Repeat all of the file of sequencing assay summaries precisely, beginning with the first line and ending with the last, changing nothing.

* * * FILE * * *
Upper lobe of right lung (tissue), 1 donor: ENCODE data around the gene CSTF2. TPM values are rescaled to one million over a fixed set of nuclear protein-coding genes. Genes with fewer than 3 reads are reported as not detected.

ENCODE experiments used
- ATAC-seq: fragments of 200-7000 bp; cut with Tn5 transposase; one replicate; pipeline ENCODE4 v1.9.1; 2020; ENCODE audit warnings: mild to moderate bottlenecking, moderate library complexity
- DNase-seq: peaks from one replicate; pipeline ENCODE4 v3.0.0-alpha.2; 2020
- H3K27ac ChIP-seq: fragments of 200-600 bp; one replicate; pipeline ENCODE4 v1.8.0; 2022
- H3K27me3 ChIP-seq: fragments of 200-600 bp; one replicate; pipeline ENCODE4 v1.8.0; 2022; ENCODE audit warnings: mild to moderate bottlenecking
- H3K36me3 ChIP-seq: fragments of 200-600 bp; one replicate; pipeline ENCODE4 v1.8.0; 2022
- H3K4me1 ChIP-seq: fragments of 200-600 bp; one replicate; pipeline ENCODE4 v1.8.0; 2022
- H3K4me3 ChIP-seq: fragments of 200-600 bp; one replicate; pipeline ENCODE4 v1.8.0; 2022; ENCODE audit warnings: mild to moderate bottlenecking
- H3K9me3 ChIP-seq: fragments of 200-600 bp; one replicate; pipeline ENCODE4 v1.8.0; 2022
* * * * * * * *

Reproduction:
Upper lobe of right lung (tissue), 1 donor: ENCODE data around the gene CSTF2. TPM values are rescaled to one million over a fixed set of nuclear protein-coding genes. Genes with fewer than 3 reads are reported as not detected.

ENCODE experiments used
- ATAC-seq: fragments of 200-7000 bp; cut with Tn5 transposase; one replicate; pipeline ENCODE4 v1.9.1; 2020; ENCODE audit warnings: mild to moderate bottlenecking, moderate library complexity
- DNase-seq: peaks from one replicate; pipeline ENCODE4 v3.0.0-alpha.2; 2020
- H3K27ac ChIP-seq: fragments of 200-600 bp; one replicate; pipeline ENCODE4 v1.8.0; 2022
- H3K27me3 ChIP-seq: fragments of 200-600 bp; one replicate; pipeline ENCODE4 v1.8.0; 2022; ENCODE audit warnings: mild to moderate bottlenecking
- H3K36me3 ChIP-seq: fragments of 200-600 bp; one replicate; pipeline ENCODE4 v1.8.0; 2022
- H3K4me1 ChIP-seq: fragments of 200-600 bp; one replicate; pipeline ENCODE4 v1.8.0; 2022
- H3K4me3 ChIP-seq: fragments of 200-600 bp; one replicate; pipeline ENCODE4 v1.8.0; 2022; ENCODE audit warnings: mild to moderate bottlenecking
- H3K9me3 ChIP-seq: fragments of 200-600 bp; one replicate; pipeline ENCODE4 v1.8.0; 2022